Have you ever seen Civil War money? It's very interesting. People started using paper money because of the war, whether Northern greenbacks or Southern bluebacks. There are also some special modern commemorative coins that relate to the Battle of Gettysburg and President Lincoln.
The Civil War created a coinage shortage, so the first official paper currency of the United States entered circulation. They were called Demand Notes and came in $5, $10, and $20 increments printed in 1861.
In 1862, they started producing United States Notes, also known as Legal Tender Notes, which more closely resembled our modern paper money.
Printing too much money would have caused inflation, but the North avoided this by raising taxes and income taxes in 1862 and 1864.
Actually, they were Internal Revenue Acts. Income taxes as we know them did not start until the 20th century.
Coins were in such short supply that merchants had trouble making change, so they tried using credit slips or even using postage stamps as money!
Therefore, in 1862 the U.S. government produced small paper notes in coin denominations: 5, 10, 25, and 50 cents. This was called Postage Currency or Postal Currency, but modern collectors prefer to call it Fractional Currency.
Metal Coins Fact:
Coins in circulation during this era did not have the motto "In God We Trust" printed on them. That did not start until after the Mint Act of March 3, 1865.
Shortages of Civil War money were even worse in the South. Banks loaned their coins and bullion to the Confederate government at the beginning of the Civil War, so between bartering was common people, espcially soldiers who bartered with coffee and tobacco instead of Civil War money. Merchants issued tokens to try to deal with coin shortage, and most states issued their own notes. There were even some cotton bonds payable in coin or cotton.
The Confederate States of America didn't want to use money that had the United States of America printed on it, so they produced money with images of C.S.A. officials and southern symbols such as slave labor, cotton bales, and ships.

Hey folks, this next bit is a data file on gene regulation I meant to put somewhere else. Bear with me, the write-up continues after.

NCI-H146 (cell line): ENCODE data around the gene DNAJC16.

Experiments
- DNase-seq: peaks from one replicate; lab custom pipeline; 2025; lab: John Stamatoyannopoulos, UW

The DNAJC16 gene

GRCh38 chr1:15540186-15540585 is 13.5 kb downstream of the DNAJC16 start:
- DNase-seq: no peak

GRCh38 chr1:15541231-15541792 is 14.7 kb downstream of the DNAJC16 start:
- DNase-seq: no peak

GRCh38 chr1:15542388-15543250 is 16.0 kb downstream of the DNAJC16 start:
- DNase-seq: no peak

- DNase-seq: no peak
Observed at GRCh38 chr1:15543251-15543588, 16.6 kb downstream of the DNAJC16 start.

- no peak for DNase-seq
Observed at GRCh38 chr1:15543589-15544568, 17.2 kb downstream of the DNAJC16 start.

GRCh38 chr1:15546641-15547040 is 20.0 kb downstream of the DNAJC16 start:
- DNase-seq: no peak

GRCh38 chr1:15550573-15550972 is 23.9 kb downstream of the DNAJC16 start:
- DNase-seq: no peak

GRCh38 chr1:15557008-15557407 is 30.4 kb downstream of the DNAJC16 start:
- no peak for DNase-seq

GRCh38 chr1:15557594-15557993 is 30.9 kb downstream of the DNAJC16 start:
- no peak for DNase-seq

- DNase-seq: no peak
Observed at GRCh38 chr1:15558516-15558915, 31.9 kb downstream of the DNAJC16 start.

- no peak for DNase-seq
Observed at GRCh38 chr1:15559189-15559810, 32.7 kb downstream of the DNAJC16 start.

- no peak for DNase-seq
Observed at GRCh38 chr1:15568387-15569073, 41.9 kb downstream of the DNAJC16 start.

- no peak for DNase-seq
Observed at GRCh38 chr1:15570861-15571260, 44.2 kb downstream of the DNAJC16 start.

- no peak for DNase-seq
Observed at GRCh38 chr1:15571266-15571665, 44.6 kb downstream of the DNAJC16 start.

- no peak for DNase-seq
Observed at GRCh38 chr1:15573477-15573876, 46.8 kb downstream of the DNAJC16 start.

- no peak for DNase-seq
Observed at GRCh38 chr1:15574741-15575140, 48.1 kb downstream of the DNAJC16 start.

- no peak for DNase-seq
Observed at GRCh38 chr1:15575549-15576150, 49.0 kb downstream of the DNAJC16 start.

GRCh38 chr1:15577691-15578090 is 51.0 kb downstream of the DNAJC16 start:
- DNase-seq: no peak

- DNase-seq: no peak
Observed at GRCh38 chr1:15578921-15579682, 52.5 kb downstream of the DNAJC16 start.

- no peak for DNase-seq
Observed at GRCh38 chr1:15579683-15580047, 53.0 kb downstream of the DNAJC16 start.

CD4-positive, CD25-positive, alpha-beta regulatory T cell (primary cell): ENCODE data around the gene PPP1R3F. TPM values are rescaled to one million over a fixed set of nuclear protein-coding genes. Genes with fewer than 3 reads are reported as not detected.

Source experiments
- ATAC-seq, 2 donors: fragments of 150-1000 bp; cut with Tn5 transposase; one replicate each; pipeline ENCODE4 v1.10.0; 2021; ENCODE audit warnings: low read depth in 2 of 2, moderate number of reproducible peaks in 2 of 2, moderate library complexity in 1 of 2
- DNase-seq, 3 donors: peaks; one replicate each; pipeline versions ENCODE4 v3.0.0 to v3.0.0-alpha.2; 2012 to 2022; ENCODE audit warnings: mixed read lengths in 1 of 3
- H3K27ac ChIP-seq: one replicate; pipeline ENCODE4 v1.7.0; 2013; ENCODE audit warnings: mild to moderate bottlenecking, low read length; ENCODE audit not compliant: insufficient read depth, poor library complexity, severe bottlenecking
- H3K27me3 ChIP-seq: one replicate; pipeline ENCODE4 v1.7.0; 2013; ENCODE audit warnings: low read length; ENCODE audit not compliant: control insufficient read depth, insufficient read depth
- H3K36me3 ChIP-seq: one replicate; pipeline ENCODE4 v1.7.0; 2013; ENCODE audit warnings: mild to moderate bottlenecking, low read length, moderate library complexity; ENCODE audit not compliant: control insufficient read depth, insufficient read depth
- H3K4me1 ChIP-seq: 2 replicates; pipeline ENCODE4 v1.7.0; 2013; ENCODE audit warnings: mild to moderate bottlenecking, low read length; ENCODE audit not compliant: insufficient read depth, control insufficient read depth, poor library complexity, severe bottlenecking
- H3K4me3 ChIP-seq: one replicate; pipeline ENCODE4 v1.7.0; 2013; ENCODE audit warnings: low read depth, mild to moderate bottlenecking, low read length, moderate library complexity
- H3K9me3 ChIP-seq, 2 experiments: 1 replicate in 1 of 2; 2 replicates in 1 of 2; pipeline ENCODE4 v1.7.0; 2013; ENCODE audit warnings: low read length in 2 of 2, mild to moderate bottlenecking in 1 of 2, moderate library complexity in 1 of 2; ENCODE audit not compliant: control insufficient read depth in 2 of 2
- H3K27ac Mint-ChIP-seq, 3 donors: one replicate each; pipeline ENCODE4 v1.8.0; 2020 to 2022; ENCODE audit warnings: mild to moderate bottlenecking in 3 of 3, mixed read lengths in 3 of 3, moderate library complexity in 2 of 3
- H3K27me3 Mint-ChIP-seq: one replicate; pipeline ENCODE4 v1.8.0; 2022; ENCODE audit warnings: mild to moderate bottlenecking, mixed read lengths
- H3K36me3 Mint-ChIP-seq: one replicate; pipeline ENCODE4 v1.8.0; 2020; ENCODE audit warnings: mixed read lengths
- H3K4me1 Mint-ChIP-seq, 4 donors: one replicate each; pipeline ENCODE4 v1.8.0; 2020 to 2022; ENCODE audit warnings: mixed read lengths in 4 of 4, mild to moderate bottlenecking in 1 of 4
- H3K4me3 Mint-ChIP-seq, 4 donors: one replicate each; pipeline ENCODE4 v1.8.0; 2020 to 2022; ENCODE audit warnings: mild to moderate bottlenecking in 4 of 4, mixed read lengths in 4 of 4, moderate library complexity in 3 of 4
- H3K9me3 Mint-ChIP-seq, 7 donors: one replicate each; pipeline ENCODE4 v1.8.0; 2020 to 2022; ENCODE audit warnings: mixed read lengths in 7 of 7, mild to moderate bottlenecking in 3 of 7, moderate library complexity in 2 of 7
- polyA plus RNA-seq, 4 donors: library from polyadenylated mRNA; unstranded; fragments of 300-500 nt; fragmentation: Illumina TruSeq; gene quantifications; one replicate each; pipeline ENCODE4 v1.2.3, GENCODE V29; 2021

Hundreds of clerks hand signed the notes. The signers were mostly women, and it can be an interesting part of genealogy research to discover a relative who signed money. See the book Confederate and Southern States Currency for a list of names.
Shortages also affected the printing of money since there were only 20 paper mills in the South, and it was an era when paper was made from linen and cotton rags, not wood. Rags were also in demand for dressing wounds, therefore, they had to smuggle paper in from England and the North!
The Confederate States of America did not tax very much at first. They left money shortages up to the states who issued their own bonds and paper money, but this caused increasing inflation. The Southern government thought that cotton would equal gold since they were the world's largest cotton growing area, but by the time a shortage developed, they were under a blockade and unable to ship most of the cotton.
The Federal Mints located in the South were located in:
They changed ownership peacefully since Southern workers were sympathetic to the Confederate cause. Each mint struck small quantities of coins in early 1861, but they soon stopped due to the supply shortage. Most metals were going into weapon production. Also, these coins used the same United States die patterns as before the Civil War. Only four half dollars were struck with a Confederate design at New Orleans.
The federal government refused to redeem Confederate Civil War money at the end of the Civil War. Some notes were collected by companies and used to print advertising.
There are two special coins relating to the Battle of Gettysburg that I am aware of:
There have been many uses of President Lincoln's image on money over the years. He appears on the modern $5 bill and penny. He first appeared on the penny to commemorate his centennial birthday in 1909.
For Lincoln's bicentennial birthday in 2009, the U.S. Mint introduced a series of four pennies with scenes from his life.
As part of the Presidential $1 coins series, Lincoln coins were produced in 2010, and there were also bronze medals and gold coins of his wife Mary Todd Lincoln as part of First Spouse program.
There are several confederate currency guides available that include CSA notes and estimate current values according to quality.
One of the most interesting books related to this topic is Blood Money: The Civil War and the Federal Reserve which explores economic causes of the Civil War relating to the international banking houses.